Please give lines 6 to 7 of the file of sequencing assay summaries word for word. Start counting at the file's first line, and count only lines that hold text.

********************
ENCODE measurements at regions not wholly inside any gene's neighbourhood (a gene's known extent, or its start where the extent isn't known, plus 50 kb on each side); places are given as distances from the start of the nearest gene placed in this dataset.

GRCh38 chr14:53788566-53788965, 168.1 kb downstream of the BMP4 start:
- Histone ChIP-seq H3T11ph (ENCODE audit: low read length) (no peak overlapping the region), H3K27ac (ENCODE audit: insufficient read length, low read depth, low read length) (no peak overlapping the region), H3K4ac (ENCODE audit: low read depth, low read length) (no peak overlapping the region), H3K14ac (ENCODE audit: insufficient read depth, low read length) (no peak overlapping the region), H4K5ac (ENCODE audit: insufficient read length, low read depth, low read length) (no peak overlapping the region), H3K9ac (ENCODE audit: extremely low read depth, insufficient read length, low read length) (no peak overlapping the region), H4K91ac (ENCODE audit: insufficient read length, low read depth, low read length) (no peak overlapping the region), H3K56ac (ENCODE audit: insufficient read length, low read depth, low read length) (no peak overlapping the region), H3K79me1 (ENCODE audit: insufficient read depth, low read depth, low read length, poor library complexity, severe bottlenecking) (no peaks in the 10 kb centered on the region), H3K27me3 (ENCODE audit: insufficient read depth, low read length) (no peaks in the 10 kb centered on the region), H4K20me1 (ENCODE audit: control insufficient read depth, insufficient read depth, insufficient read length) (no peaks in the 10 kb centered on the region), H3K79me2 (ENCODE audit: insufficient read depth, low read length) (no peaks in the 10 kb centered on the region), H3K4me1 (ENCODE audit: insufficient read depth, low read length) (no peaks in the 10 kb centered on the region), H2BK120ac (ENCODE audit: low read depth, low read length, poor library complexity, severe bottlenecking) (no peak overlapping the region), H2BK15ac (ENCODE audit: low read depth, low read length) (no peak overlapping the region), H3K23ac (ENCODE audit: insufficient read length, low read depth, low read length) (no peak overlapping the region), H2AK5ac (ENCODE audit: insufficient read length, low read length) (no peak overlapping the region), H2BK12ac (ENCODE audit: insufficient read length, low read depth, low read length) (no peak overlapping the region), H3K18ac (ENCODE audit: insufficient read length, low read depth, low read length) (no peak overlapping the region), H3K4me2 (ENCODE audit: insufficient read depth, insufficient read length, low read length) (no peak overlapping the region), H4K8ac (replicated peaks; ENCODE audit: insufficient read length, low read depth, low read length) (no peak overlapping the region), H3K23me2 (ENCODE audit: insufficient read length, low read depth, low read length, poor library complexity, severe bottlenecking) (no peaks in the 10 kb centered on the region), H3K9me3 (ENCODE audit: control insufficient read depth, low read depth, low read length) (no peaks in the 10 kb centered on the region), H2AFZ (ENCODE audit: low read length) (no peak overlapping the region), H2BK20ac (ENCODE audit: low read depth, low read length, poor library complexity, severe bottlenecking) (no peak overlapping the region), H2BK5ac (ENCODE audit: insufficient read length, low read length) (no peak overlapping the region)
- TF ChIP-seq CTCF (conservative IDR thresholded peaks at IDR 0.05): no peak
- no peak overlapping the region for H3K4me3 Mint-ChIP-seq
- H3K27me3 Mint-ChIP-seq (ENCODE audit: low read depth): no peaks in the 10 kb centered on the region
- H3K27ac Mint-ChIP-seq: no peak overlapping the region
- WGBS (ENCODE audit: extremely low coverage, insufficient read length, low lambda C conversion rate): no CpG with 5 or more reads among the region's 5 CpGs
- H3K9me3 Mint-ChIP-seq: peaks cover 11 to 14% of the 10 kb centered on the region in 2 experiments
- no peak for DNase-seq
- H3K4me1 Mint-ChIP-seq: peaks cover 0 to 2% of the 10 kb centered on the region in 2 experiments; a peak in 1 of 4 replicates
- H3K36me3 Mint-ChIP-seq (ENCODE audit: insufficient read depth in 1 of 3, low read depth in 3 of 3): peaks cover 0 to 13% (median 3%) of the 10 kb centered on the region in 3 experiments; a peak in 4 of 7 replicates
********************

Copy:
- H3K27me3 Mint-ChIP-seq (ENCODE audit: low read depth): no peaks in the 10 kb centered on the region
- H3K27ac Mint-ChIP-seq: no peak overlapping the region